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The Old John McCain

The opinions expressed by columnists are their own and do not necessarily represent the views of

ST. PAUL -- "I miss the old John McCain." It's a refrain I hear on a regular basis, most often from people who are Barack Obama voters no matter what. They yearn for the man who hated the same people that they hate -- or so they believed, when in 2000 he called Jerry Falwell and Pat Robertson "agents of intolerance."

That is, they yearn for a man who could not win.

"He is the same guy he has always been, wrestling with all the things he does trying to be the guy he believes he has to be," McCain speechwriter Mark Salter told the New York Times. "But we are not just going to say, 'O.K., we'll just lose -- we will lose graciously -- maybe everybody will remember him fondly.'"

True, the McCain who won the GOP primary has learned how to court religious conservatives. When Barack Obama courts religious voters, pundits praise him for boldly going where few Democrats have gone before. Yet, when McCain courts these voters, the pundits are disappointed that he has caved into his party's base.

But it is Obama, not McCain, who is in lockstep with his party's base. And with big-spending Democrats controlling the House and Senate, that's a scary prospect.

McCain has bucked his party's base: on immigration as recently as last year; on global warming; on campaign-finance reform.

Republicans nominated him even though they know that, if elected, he will drive them insane. He'll be too chummy with Democrats. They also know that, unlike the ousted GOP congressional leadership, he will fight pork-barrel spending. Most important, they trust that he'll do what must be done in Iraq and Afghanistan -- no matter what the polls say.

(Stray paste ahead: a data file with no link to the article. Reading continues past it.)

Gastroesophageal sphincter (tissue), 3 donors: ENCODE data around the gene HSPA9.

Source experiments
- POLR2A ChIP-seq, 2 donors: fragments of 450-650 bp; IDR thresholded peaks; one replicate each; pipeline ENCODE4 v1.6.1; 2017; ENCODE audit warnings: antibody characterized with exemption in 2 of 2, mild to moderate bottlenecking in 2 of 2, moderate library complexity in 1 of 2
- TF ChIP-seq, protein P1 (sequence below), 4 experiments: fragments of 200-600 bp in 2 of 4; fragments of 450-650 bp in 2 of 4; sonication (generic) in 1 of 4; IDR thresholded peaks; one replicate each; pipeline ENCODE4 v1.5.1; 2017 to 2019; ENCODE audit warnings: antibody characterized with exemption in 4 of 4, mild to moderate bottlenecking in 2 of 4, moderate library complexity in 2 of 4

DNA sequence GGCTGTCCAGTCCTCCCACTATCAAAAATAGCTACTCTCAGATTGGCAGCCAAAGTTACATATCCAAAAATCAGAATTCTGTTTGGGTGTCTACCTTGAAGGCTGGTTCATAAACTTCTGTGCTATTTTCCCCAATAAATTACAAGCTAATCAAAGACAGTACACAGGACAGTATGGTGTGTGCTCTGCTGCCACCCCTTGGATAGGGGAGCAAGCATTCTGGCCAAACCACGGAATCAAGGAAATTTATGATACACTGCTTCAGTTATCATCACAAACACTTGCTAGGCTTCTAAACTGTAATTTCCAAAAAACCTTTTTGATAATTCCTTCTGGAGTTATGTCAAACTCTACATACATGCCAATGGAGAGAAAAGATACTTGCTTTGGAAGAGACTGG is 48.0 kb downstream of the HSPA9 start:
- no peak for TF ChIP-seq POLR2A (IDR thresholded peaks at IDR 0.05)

The Grand Old Party seems to be on the move. Wednesday night, former Massachusetts Gov. Mitt Romney, who moved from the center to the right before the 2008 GOP primary, threw red meat to the base. Delegates applauded Romney -- but not with the enthusiasm with which they greeted the pro-choice former New York mayor Rudy Giuliani and former Arkansas governor, the down-home Mike Huckabee. Forget the country club; the new wave in party is Sam's Club Republicans, says Minnesota Gov. Tim Pawlenty.

Yes, the old John McCain opposed the Bush tax cuts. Now he pledges to keep them, in part because ending those cuts could do real damage to the American economy.

I get that. But I am disappointed in his proposals for a summer gas-tax holiday and to double the child tax-exemption to $7,000 -- even though the federal deficit is expected to reach $482 billion next year.

America got a peek at the fiscally conservative McCain in July, when, in discussing Social Security reform, he told ABC's George Stephanopoulos that he was "a supporter of sitting down together and putting everything on the table" -- presumably even a tax increase. After tax foes pounced, Camp McCain took a tax increase off the table.

This is a shame. No one wants to pay higher taxes, but you won't see Social Security reform without a package that includes both higher taxes and fewer benefits. McCain knows that.

Thursday night McCain pledged to "stop leaving our country's problems for some unluckier generation to fix." On that score, his speech was thin, and the campaign theme, "country first," rang hollow.

McCain told the crowd "to serve a cause greater than yourself." But without giving up the GOP tax cuts?

OK, on the stump he is no maverick.

But you've also seen what Fred Thompson called McCain's mixture of "rebellion and honor," when the maverick carried his own luggage on the campaign trail after the experts pronounced his campaign over. You saw it Thursday night, when he faulted both parties for overly large government.

As for the term "maverick," McCain noted, "What it really means is, I understand who I work for."

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